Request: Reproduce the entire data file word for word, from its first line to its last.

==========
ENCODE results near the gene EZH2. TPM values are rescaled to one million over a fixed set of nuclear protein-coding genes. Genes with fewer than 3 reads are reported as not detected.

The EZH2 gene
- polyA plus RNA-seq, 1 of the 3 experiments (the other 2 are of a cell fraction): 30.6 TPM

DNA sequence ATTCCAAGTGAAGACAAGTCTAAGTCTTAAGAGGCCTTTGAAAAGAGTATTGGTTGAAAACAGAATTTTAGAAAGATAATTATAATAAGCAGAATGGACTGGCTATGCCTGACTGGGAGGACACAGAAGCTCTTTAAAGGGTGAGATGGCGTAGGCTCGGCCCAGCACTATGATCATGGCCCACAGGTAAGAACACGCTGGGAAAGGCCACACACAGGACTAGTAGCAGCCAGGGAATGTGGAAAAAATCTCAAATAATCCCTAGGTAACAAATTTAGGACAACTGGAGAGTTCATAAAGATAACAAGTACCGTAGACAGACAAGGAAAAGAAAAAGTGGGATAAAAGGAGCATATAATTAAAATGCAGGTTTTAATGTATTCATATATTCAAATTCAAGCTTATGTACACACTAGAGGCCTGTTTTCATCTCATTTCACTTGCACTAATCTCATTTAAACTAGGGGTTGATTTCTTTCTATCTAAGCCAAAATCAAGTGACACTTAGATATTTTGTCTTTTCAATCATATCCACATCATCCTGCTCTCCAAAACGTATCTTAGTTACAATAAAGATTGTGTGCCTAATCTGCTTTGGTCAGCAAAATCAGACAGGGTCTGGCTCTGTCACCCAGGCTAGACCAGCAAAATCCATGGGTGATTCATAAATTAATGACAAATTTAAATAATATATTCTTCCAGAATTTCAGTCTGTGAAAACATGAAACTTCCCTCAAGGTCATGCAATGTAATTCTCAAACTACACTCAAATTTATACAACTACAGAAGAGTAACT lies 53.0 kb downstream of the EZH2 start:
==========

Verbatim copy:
ENCODE results near the gene EZH2. TPM values are rescaled to one million over a fixed set of nuclear protein-coding genes. Genes with fewer than 3 reads are reported as not detected.

The EZH2 gene
- polyA plus RNA-seq, 1 of the 3 experiments (the other 2 are of a cell fraction): 30.6 TPM

DNA sequence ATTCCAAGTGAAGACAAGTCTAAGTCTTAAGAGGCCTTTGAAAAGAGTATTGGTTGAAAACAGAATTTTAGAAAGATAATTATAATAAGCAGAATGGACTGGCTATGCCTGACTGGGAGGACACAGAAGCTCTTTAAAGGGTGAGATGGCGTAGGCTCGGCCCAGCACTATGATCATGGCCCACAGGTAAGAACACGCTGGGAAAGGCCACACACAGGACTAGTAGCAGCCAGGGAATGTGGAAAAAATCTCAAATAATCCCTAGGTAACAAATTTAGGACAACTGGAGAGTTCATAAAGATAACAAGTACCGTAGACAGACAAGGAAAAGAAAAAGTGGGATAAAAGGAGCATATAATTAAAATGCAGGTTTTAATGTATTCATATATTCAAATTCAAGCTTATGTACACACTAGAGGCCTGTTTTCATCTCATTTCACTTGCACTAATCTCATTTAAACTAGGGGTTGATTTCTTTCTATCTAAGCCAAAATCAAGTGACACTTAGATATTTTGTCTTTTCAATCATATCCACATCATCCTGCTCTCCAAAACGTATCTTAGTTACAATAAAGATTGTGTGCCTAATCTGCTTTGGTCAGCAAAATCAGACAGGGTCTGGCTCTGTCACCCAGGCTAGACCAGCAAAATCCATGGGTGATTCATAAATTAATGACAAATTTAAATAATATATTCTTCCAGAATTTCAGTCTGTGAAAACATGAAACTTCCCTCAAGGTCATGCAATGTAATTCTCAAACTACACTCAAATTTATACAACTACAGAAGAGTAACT lies 53.0 kb downstream of the EZH2 start: